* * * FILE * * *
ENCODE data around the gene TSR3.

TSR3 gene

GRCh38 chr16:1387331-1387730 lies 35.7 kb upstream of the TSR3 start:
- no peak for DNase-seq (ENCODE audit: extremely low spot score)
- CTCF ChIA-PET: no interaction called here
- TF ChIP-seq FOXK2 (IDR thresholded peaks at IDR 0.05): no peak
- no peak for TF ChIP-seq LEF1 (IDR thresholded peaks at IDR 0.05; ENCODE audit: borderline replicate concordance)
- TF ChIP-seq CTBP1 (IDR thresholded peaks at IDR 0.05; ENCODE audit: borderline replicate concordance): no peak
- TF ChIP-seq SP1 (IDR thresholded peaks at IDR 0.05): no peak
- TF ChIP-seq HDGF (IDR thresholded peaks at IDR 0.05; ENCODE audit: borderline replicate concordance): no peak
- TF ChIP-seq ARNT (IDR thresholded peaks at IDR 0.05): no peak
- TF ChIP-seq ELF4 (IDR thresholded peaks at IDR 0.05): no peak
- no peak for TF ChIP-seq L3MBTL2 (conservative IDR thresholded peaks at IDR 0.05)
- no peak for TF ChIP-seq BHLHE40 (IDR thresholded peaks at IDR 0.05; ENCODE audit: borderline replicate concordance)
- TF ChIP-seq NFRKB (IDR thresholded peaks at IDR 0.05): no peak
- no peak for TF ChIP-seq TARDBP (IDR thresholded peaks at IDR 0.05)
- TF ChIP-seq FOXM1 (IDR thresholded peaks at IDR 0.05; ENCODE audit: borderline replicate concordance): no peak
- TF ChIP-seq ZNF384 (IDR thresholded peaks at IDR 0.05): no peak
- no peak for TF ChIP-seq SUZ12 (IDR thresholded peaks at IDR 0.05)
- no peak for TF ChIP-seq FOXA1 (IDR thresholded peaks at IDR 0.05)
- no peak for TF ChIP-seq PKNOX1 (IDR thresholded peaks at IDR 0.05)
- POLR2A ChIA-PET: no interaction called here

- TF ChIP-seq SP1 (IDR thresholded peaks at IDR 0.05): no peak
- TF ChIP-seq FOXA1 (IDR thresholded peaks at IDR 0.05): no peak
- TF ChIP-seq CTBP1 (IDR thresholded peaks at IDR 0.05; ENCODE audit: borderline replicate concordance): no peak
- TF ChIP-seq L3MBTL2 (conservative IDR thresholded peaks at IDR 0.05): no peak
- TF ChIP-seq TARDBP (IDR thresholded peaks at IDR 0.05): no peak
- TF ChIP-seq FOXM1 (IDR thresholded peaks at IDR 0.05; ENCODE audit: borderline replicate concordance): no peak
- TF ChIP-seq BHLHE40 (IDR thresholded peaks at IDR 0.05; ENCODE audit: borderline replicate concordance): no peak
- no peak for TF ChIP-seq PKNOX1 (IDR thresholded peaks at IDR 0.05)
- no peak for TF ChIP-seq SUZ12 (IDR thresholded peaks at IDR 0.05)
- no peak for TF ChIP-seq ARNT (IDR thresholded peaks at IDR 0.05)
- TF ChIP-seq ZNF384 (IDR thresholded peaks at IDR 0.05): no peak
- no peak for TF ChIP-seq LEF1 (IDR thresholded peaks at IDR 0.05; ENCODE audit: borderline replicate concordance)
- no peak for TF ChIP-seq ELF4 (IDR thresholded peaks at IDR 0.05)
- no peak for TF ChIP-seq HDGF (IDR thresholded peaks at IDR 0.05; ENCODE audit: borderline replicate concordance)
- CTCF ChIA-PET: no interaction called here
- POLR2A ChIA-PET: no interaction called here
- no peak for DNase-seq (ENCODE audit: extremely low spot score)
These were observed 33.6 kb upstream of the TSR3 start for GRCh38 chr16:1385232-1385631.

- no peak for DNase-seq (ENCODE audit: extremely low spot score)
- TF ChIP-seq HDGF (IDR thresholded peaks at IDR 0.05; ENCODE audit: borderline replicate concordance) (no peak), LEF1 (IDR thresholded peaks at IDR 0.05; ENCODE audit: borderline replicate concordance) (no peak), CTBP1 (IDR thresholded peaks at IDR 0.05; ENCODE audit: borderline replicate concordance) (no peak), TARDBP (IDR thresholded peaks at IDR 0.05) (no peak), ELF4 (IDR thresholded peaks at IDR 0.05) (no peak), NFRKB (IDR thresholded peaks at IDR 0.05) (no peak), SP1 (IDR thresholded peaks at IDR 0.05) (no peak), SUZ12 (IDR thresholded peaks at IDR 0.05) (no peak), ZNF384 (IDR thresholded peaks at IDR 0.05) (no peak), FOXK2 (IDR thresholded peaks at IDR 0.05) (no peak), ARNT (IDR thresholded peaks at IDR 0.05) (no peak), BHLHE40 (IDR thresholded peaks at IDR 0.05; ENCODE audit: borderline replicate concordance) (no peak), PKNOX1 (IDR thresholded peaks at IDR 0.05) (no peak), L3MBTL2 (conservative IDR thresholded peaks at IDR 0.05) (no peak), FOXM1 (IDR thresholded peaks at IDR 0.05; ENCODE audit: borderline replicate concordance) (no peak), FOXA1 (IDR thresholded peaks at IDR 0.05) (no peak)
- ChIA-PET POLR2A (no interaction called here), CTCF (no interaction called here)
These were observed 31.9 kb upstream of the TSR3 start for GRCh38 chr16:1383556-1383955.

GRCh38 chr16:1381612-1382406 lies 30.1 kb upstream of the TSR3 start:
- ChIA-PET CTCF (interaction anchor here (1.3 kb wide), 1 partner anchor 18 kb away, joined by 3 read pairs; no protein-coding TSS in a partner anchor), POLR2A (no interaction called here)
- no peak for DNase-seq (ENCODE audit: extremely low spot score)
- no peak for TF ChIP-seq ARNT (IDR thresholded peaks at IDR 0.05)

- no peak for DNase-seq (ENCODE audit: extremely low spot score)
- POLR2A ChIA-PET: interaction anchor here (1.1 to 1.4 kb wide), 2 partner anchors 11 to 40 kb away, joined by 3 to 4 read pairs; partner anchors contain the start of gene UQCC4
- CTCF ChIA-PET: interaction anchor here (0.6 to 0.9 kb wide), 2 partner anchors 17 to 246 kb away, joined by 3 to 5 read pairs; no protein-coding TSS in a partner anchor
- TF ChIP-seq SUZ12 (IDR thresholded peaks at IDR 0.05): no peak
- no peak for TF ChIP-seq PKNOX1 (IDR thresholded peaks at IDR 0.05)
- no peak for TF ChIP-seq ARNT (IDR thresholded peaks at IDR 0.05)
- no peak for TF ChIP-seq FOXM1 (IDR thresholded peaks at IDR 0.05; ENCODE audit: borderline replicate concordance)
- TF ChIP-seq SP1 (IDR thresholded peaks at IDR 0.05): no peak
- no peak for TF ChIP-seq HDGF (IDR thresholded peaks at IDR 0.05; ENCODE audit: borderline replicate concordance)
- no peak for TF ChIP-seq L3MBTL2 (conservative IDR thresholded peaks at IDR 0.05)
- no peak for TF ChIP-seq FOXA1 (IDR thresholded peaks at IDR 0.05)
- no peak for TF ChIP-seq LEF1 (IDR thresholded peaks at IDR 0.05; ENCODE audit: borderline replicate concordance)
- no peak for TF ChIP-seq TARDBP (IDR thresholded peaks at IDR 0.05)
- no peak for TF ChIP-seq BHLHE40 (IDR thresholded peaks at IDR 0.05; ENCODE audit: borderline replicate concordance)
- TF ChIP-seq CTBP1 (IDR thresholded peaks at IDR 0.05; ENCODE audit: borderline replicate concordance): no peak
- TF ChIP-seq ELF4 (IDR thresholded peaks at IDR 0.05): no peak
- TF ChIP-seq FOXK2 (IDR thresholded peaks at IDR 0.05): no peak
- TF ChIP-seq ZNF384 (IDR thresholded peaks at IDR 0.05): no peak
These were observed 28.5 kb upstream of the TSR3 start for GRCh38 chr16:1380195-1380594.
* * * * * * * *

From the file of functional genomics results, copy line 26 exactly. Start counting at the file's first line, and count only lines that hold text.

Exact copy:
- TF ChIP-seq L3MBTL2 (conservative IDR thresholded peaks at IDR 0.05): no peak